Financial and technical assistance from USDA’s Natural Resources Conservation Service in Florida helped Bill and Marcia Boothe restore longleaf pine on 22 acres of land they purchased in the late ’90s in Gadsden and Liberty counties, and to bring the ecosystem back to what it used to be.
From USDA’s Natural Resources Conservation Service in Florida:
GAINESVILLE, Fla., Aug. 1, 2016 — Billy and Marcia Boothe are naturalists, having spent a lifetime observing, documenting, photographing and teaching about Florida’s plants, insects and wildlife. So when they bought their land in the late 90s, it was to restore the land and preserve its plants, which include the Torreya tree, a very rare conifer that grows only in the bluffs and ravines in Gadsden and Liberty counties and an adjacent county in Georgia. Discovering a robust population of endangered gopher tortoises with 40 burrows scattered throughout the property was a plus. Located between Torreya State Park and Greensboro, Fla., they named Crooked Creek Preserve after the creek running through their land to the Apalachicola River.
While working with a Florida Fish and Wildlife Conservation Commission’s biologist they mentioned that they wanted to increase their wildlife habitat. He directed them to USDA’s Natural Resources Conservation Service (NRCS).
Billy and Marcia began the process of restoring longleaf on 22 acres to bring the ecosystem back to what it used to be. They cut the hardwood and planted 8,400 longleaf pine tubelings, along with 25,000 wiregrass plugs, placed six feet apart to carry fire. Prescribed burns set every two years keep out the undergrowth and wildlife has flourished. The Boothes watch quail, wild turkey, deer, bobcat and bear. Fire has caused wildflowers, including some endangered species, to bloom profusely again. “It has worked out beautifully,” Marcia says.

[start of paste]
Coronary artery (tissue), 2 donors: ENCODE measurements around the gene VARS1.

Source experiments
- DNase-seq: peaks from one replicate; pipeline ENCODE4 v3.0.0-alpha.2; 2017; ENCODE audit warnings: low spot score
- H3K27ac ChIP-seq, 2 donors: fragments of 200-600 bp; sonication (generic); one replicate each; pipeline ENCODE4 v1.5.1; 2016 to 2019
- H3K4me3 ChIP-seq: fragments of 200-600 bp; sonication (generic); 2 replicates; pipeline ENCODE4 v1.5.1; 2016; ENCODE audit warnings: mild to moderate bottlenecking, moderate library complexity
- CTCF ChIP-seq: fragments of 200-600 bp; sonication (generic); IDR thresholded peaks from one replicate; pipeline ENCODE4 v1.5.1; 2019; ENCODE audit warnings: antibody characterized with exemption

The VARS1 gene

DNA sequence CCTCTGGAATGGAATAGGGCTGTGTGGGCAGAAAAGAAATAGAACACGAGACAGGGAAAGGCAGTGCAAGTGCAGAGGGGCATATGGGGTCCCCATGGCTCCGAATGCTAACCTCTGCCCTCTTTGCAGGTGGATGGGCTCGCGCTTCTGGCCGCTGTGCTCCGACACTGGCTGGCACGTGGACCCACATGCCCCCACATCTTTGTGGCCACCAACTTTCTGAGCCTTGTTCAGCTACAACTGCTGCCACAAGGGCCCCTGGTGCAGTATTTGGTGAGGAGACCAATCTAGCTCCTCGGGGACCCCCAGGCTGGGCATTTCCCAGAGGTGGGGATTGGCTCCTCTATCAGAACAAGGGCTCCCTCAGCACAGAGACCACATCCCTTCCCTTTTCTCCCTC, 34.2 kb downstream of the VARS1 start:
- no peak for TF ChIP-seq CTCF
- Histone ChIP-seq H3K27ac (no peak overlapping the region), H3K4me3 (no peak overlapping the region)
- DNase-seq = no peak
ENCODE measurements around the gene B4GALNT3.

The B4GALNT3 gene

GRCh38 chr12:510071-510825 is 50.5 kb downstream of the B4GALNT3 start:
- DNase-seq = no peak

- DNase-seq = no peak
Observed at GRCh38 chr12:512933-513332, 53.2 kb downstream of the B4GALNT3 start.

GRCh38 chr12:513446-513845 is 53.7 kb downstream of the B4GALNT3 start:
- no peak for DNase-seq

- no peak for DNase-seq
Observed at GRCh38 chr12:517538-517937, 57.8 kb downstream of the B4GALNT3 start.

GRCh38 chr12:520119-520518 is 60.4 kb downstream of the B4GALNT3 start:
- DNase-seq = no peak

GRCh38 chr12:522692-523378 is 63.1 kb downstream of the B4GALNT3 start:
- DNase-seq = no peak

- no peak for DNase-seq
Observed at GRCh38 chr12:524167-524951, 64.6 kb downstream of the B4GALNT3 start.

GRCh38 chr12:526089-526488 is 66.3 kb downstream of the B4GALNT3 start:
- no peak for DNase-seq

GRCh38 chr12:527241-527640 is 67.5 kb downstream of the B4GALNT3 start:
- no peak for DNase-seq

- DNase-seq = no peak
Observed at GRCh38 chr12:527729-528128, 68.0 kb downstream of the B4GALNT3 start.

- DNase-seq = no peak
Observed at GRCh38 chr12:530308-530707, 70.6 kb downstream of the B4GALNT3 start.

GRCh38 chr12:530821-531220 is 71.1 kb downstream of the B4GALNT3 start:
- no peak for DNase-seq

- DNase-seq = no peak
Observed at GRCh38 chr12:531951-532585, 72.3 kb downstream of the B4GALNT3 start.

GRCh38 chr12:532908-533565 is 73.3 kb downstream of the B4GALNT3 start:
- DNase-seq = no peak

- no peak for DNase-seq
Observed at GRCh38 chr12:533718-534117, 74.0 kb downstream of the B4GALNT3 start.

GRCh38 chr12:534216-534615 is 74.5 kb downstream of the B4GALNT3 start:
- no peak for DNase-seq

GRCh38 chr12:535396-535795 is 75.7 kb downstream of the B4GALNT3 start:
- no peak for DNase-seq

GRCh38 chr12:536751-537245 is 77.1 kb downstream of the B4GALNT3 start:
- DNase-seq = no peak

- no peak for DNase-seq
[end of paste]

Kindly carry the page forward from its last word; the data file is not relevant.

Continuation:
Even though the couple manages their forest primarily for wildlife instead of harvest, Marcia recommends other landowners consider longleaf pine. “The tales about longleaf taking forever to grow aren’t really true,” she says. Although the species is slow growing the first 10 to 15 years, she says it catches up. “Longleaf is a lot less work. It is adapted to the habitat, drought and insect resistant, fire adapted and you get a lot more money for it,” Marcia says.
Last year they planted pollinator-attracting flowers, shrubs and trees. After clearing the area of weeds, they planted three acres in native wild flowers bordered by hedgerows of Chinquapins, Chickasaw plums, redbuds and silverbells. They also planted less well-known plants such as native blueberries, aralias and Hercules’ clubs that Billy says are great for pollinators. He built 20 bee boxes.
Financial and technical assistance from NRCS helped them do the work through the Longleaf Pine and Pollinator initiatives. As soon as they cleared their land, they started seeing the benefits of their hard work. Motion-activated cameras set up at 14 gopher tortoise burrows track their behavior and wildlife passing by. The gopher tortoise is the keystone species of the longleaf pine ecosystem and hundreds of species depend on their burrows for survival. And friends who keep 32 bee hives on the property provide the couple with honey. Billy photographs rare plants and wildlife for publication in natural history books, magazines and websites.
The couple continue their outreach and education about land stewardship through a Facebook page for landowners in Northwest Florida at: https://www.facebook.com/FloridaLandStewardsofNWFlorida/
Join the discussion about land restoration, tree selection, vendors, how to get forestry assistance and financial assistance at their Facebook Group: https://www.facebook.com/groups/FloridaLandStewardsofNWFlorida/
See Billy and Marcia Boothes’ photography at http://natureinfocus.com/
To learn how you can restore longleaf pine or develop wildlife or pollinator habitat on your land contact your local NRCS office.